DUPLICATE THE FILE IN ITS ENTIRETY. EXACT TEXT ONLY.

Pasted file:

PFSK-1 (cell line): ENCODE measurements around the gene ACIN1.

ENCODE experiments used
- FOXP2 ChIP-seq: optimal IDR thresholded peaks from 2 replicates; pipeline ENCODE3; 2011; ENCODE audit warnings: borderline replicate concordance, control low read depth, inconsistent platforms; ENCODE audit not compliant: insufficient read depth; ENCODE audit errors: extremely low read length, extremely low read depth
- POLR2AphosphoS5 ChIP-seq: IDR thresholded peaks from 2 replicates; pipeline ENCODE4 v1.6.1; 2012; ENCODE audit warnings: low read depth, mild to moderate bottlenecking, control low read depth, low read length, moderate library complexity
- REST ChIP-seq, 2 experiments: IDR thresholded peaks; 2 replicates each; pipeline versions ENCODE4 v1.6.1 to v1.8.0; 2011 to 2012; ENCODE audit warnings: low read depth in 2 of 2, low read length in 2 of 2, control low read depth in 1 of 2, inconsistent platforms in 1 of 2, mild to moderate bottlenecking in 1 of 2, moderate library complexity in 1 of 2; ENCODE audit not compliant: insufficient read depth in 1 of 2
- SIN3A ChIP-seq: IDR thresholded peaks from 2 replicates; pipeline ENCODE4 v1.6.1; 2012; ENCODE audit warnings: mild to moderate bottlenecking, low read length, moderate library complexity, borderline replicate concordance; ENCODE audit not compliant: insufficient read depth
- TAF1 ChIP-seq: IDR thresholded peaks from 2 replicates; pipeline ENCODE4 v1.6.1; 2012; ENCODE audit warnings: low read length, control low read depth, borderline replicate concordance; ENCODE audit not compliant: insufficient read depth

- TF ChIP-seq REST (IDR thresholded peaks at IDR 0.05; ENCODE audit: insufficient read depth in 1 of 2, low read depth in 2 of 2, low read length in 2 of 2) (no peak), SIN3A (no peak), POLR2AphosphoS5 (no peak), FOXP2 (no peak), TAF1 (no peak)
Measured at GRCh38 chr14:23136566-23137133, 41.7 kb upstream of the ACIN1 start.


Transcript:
PFSK-1 (cell line): ENCODE measurements around the gene ACIN1.

ENCODE experiments used
- FOXP2 ChIP-seq: optimal IDR thresholded peaks from 2 replicates; pipeline ENCODE3; 2011; ENCODE audit warnings: borderline replicate concordance, control low read depth, inconsistent platforms; ENCODE audit not compliant: insufficient read depth; ENCODE audit errors: extremely low read length, extremely low read depth
- POLR2AphosphoS5 ChIP-seq: IDR thresholded peaks from 2 replicates; pipeline ENCODE4 v1.6.1; 2012; ENCODE audit warnings: low read depth, mild to moderate bottlenecking, control low read depth, low read length, moderate library complexity
- REST ChIP-seq, 2 experiments: IDR thresholded peaks; 2 replicates each; pipeline versions ENCODE4 v1.6.1 to v1.8.0; 2011 to 2012; ENCODE audit warnings: low read depth in 2 of 2, low read length in 2 of 2, control low read depth in 1 of 2, inconsistent platforms in 1 of 2, mild to moderate bottlenecking in 1 of 2, moderate library complexity in 1 of 2; ENCODE audit not compliant: insufficient read depth in 1 of 2
- SIN3A ChIP-seq: IDR thresholded peaks from 2 replicates; pipeline ENCODE4 v1.6.1; 2012; ENCODE audit warnings: mild to moderate bottlenecking, low read length, moderate library complexity, borderline replicate concordance; ENCODE audit not compliant: insufficient read depth
- TAF1 ChIP-seq: IDR thresholded peaks from 2 replicates; pipeline ENCODE4 v1.6.1; 2012; ENCODE audit warnings: low read length, control low read depth, borderline replicate concordance; ENCODE audit not compliant: insufficient read depth

- TF ChIP-seq REST (IDR thresholded peaks at IDR 0.05; ENCODE audit: insufficient read depth in 1 of 2, low read depth in 2 of 2, low read length in 2 of 2) (no peak), SIN3A (no peak), POLR2AphosphoS5 (no peak), FOXP2 (no peak), TAF1 (no peak)
Measured at GRCh38 chr14:23136566-23137133, 41.7 kb upstream of the ACIN1 start.